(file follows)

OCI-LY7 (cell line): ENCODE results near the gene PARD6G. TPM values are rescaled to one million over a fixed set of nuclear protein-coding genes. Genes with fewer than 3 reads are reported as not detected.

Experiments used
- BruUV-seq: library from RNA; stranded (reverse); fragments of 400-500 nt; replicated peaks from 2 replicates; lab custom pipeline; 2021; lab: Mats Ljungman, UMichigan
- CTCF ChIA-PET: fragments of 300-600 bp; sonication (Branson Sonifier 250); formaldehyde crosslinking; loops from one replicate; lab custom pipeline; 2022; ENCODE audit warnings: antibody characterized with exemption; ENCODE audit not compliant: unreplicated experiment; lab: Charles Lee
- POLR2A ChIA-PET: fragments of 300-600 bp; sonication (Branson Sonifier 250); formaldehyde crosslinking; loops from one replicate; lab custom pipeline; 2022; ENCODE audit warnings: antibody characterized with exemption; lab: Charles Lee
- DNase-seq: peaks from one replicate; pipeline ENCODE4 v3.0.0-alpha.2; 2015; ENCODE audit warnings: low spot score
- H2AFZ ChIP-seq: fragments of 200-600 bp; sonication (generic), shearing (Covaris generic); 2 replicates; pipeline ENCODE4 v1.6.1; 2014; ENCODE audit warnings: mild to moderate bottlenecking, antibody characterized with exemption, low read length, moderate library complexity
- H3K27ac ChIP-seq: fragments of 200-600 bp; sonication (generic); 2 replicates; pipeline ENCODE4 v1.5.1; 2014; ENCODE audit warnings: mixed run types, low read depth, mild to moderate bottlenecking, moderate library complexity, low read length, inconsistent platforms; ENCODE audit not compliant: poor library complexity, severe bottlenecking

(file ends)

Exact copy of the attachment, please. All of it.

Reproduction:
OCI-LY7 (cell line): ENCODE results near the gene PARD6G. TPM values are rescaled to one million over a fixed set of nuclear protein-coding genes. Genes with fewer than 3 reads are reported as not detected.

Experiments used
- BruUV-seq: library from RNA; stranded (reverse); fragments of 400-500 nt; replicated peaks from 2 replicates; lab custom pipeline; 2021; lab: Mats Ljungman, UMichigan
- CTCF ChIA-PET: fragments of 300-600 bp; sonication (Branson Sonifier 250); formaldehyde crosslinking; loops from one replicate; lab custom pipeline; 2022; ENCODE audit warnings: antibody characterized with exemption; ENCODE audit not compliant: unreplicated experiment; lab: Charles Lee
- POLR2A ChIA-PET: fragments of 300-600 bp; sonication (Branson Sonifier 250); formaldehyde crosslinking; loops from one replicate; lab custom pipeline; 2022; ENCODE audit warnings: antibody characterized with exemption; lab: Charles Lee
- DNase-seq: peaks from one replicate; pipeline ENCODE4 v3.0.0-alpha.2; 2015; ENCODE audit warnings: low spot score
- H2AFZ ChIP-seq: fragments of 200-600 bp; sonication (generic), shearing (Covaris generic); 2 replicates; pipeline ENCODE4 v1.6.1; 2014; ENCODE audit warnings: mild to moderate bottlenecking, antibody characterized with exemption, low read length, moderate library complexity
- H3K27ac ChIP-seq: fragments of 200-600 bp; sonication (generic); 2 replicates; pipeline ENCODE4 v1.5.1; 2014; ENCODE audit warnings: mixed run types, low read depth, mild to moderate bottlenecking, moderate library complexity, low read length, inconsistent platforms; ENCODE audit not compliant: poor library complexity, severe bottlenecking